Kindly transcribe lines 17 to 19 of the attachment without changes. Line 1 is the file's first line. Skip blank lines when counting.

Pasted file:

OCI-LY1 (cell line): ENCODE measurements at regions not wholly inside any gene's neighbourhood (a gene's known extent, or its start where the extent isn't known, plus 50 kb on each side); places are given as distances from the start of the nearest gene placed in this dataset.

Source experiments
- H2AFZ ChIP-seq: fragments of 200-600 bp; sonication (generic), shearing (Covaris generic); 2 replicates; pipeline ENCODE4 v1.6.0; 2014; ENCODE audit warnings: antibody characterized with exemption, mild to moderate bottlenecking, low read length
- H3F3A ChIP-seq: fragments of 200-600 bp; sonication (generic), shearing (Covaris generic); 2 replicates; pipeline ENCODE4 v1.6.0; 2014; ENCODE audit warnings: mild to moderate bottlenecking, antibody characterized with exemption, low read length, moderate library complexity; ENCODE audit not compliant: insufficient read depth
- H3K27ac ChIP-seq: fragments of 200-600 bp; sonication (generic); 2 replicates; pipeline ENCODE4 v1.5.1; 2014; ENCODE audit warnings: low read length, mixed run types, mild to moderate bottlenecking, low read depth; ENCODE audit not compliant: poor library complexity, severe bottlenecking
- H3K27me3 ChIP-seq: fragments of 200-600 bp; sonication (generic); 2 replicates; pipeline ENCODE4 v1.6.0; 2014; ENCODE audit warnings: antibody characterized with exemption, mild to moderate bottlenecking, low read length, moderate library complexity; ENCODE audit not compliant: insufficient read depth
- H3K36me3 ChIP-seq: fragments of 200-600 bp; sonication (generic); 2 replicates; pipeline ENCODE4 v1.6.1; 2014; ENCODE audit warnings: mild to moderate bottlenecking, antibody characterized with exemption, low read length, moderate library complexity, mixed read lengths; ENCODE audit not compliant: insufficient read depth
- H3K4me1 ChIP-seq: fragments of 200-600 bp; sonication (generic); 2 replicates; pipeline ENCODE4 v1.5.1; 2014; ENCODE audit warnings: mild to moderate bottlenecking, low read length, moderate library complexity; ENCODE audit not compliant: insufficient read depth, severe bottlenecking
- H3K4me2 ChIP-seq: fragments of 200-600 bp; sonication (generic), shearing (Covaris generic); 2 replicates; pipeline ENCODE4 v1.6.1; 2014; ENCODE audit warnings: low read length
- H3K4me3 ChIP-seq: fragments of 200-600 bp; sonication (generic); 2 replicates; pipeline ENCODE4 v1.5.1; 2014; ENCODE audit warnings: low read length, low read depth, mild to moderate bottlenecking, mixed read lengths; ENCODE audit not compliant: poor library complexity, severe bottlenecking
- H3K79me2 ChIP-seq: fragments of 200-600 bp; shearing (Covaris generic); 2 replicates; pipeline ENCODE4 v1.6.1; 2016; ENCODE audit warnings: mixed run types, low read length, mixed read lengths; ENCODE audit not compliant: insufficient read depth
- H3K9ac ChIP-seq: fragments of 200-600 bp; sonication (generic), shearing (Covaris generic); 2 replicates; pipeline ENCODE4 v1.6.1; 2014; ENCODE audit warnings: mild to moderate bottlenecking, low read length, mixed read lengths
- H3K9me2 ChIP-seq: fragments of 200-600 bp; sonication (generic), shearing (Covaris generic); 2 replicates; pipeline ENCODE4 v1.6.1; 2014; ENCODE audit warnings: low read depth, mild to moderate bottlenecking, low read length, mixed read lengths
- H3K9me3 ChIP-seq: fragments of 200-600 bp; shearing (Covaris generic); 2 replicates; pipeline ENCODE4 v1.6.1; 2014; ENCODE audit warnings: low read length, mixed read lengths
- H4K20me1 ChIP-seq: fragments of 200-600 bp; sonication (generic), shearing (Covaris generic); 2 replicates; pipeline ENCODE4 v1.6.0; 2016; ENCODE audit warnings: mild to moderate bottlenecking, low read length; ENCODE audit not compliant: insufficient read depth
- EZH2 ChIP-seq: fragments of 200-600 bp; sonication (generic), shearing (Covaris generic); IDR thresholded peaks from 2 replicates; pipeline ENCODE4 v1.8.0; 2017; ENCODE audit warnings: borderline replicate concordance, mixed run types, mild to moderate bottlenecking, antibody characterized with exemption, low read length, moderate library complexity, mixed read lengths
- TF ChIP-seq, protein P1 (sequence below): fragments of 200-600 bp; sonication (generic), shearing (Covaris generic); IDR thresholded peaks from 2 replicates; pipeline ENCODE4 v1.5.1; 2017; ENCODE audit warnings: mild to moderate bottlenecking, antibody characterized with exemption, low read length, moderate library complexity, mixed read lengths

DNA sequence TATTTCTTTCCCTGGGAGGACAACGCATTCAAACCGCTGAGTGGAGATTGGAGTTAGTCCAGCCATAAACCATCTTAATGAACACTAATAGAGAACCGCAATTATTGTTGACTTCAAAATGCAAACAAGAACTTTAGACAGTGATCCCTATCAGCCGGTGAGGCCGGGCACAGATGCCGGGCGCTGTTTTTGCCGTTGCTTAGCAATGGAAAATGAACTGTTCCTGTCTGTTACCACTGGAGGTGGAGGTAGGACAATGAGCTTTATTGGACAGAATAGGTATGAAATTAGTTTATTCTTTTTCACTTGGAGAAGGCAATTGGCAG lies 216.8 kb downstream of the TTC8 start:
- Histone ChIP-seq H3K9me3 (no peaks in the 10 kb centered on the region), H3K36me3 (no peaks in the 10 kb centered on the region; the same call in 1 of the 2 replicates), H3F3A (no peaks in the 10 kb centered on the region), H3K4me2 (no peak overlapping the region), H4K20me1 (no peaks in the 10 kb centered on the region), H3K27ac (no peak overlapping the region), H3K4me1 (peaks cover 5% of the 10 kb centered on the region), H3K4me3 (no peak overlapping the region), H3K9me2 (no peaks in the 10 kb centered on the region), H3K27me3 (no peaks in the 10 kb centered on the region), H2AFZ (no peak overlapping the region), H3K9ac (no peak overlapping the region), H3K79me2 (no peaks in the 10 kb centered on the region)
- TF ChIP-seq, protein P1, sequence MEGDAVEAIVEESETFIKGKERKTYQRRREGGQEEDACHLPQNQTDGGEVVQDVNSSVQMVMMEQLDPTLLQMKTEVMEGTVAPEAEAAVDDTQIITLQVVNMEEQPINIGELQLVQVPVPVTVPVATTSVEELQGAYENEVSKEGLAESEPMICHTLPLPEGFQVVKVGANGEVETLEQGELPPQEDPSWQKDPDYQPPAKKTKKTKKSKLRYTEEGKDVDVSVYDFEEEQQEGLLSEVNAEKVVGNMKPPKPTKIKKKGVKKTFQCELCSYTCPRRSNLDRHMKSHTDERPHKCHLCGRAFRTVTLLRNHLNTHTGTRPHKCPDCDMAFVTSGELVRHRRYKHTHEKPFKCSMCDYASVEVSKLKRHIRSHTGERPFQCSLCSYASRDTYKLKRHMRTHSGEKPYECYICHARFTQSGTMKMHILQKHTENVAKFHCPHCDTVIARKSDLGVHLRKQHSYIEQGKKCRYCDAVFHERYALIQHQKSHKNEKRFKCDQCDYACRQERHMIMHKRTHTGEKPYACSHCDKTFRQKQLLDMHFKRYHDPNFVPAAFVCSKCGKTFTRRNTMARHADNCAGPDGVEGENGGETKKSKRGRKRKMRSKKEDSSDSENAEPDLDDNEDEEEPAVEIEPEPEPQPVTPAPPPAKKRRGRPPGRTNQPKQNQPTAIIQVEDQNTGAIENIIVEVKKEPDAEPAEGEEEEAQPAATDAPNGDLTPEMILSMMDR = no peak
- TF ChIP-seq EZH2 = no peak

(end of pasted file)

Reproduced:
- TF ChIP-seq, protein P1 (sequence below): fragments of 200-600 bp; sonication (generic), shearing (Covaris generic); IDR thresholded peaks from 2 replicates; pipeline ENCODE4 v1.5.1; 2017; ENCODE audit warnings: mild to moderate bottlenecking, antibody characterized with exemption, low read length, moderate library complexity, mixed read lengths

DNA sequence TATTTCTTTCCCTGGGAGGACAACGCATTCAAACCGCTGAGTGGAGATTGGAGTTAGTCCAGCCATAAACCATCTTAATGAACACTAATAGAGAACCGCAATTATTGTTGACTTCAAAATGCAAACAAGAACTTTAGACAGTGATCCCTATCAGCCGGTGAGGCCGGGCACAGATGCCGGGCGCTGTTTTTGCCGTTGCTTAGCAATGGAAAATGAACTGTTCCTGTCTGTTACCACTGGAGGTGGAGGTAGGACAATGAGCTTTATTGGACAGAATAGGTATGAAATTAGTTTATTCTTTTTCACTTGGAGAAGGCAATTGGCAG lies 216.8 kb downstream of the TTC8 start:
- Histone ChIP-seq H3K9me3 (no peaks in the 10 kb centered on the region), H3K36me3 (no peaks in the 10 kb centered on the region; the same call in 1 of the 2 replicates), H3F3A (no peaks in the 10 kb centered on the region), H3K4me2 (no peak overlapping the region), H4K20me1 (no peaks in the 10 kb centered on the region), H3K27ac (no peak overlapping the region), H3K4me1 (peaks cover 5% of the 10 kb centered on the region), H3K4me3 (no peak overlapping the region), H3K9me2 (no peaks in the 10 kb centered on the region), H3K27me3 (no peaks in the 10 kb centered on the region), H2AFZ (no peak overlapping the region), H3K9ac (no peak overlapping the region), H3K79me2 (no peaks in the 10 kb centered on the region)